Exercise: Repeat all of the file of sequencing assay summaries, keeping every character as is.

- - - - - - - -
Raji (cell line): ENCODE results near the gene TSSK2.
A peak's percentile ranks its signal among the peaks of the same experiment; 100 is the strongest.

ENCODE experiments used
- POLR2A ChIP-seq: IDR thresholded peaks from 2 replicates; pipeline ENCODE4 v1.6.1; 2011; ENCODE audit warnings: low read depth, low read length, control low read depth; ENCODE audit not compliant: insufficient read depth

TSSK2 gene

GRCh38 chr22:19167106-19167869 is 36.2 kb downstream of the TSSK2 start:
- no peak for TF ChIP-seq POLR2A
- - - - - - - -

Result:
Raji (cell line): ENCODE results near the gene TSSK2.
A peak's percentile ranks its signal among the peaks of the same experiment; 100 is the strongest.

ENCODE experiments used
- POLR2A ChIP-seq: IDR thresholded peaks from 2 replicates; pipeline ENCODE4 v1.6.1; 2011; ENCODE audit warnings: low read depth, low read length, control low read depth; ENCODE audit not compliant: insufficient read depth

TSSK2 gene

GRCh38 chr22:19167106-19167869 is 36.2 kb downstream of the TSSK2 start:
- no peak for TF ChIP-seq POLR2A